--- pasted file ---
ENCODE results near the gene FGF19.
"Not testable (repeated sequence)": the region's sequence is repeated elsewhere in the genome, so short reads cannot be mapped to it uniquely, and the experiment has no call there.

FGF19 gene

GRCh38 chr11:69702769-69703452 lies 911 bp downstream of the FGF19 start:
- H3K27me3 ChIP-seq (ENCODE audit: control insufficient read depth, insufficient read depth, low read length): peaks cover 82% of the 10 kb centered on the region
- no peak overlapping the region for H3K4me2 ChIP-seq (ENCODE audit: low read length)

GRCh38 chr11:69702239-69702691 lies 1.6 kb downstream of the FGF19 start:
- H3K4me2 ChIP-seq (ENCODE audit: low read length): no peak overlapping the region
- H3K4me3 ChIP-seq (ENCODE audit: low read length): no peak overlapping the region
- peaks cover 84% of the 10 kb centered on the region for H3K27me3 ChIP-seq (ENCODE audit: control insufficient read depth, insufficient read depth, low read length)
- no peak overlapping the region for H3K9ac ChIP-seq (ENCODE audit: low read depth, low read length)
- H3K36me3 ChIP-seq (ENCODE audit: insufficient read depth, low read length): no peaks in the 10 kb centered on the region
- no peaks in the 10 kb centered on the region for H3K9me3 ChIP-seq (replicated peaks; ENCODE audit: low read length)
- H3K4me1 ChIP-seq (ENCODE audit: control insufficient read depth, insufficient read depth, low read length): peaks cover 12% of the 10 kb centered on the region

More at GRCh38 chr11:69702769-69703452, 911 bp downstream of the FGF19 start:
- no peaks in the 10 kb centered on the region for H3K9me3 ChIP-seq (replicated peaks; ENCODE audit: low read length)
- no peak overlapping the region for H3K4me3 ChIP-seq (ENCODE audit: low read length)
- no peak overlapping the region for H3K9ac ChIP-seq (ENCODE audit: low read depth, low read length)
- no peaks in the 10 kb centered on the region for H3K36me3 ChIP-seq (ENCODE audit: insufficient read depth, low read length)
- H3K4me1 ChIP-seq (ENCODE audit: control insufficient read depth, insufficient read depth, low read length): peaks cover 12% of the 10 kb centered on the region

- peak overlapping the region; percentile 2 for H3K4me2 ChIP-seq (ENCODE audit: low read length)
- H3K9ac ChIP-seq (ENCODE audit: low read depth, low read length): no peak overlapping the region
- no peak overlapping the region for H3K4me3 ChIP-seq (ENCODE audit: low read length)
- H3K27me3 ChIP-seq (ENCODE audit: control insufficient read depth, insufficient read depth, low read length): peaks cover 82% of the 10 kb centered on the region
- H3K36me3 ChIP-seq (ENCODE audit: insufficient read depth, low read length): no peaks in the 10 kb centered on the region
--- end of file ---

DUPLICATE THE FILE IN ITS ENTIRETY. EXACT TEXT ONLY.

ENCODE results near the gene FGF19.
"Not testable (repeated sequence)": the region's sequence is repeated elsewhere in the genome, so short reads cannot be mapped to it uniquely, and the experiment has no call there.

FGF19 gene

GRCh38 chr11:69702769-69703452 lies 911 bp downstream of the FGF19 start:
- H3K27me3 ChIP-seq (ENCODE audit: control insufficient read depth, insufficient read depth, low read length): peaks cover 82% of the 10 kb centered on the region
- no peak overlapping the region for H3K4me2 ChIP-seq (ENCODE audit: low read length)

GRCh38 chr11:69702239-69702691 lies 1.6 kb downstream of the FGF19 start:
- H3K4me2 ChIP-seq (ENCODE audit: low read length): no peak overlapping the region
- H3K4me3 ChIP-seq (ENCODE audit: low read length): no peak overlapping the region
- peaks cover 84% of the 10 kb centered on the region for H3K27me3 ChIP-seq (ENCODE audit: control insufficient read depth, insufficient read depth, low read length)
- no peak overlapping the region for H3K9ac ChIP-seq (ENCODE audit: low read depth, low read length)
- H3K36me3 ChIP-seq (ENCODE audit: insufficient read depth, low read length): no peaks in the 10 kb centered on the region
- no peaks in the 10 kb centered on the region for H3K9me3 ChIP-seq (replicated peaks; ENCODE audit: low read length)
- H3K4me1 ChIP-seq (ENCODE audit: control insufficient read depth, insufficient read depth, low read length): peaks cover 12% of the 10 kb centered on the region

More at GRCh38 chr11:69702769-69703452, 911 bp downstream of the FGF19 start:
- no peaks in the 10 kb centered on the region for H3K9me3 ChIP-seq (replicated peaks; ENCODE audit: low read length)
- no peak overlapping the region for H3K4me3 ChIP-seq (ENCODE audit: low read length)
- no peak overlapping the region for H3K9ac ChIP-seq (ENCODE audit: low read depth, low read length)
- no peaks in the 10 kb centered on the region for H3K36me3 ChIP-seq (ENCODE audit: insufficient read depth, low read length)
- H3K4me1 ChIP-seq (ENCODE audit: control insufficient read depth, insufficient read depth, low read length): peaks cover 12% of the 10 kb centered on the region

- peak overlapping the region; percentile 2 for H3K4me2 ChIP-seq (ENCODE audit: low read length)
- H3K9ac ChIP-seq (ENCODE audit: low read depth, low read length): no peak overlapping the region
- no peak overlapping the region for H3K4me3 ChIP-seq (ENCODE audit: low read length)
- H3K27me3 ChIP-seq (ENCODE audit: control insufficient read depth, insufficient read depth, low read length): peaks cover 82% of the 10 kb centered on the region
- H3K36me3 ChIP-seq (ENCODE audit: insufficient read depth, low read length): no peaks in the 10 kb centered on the region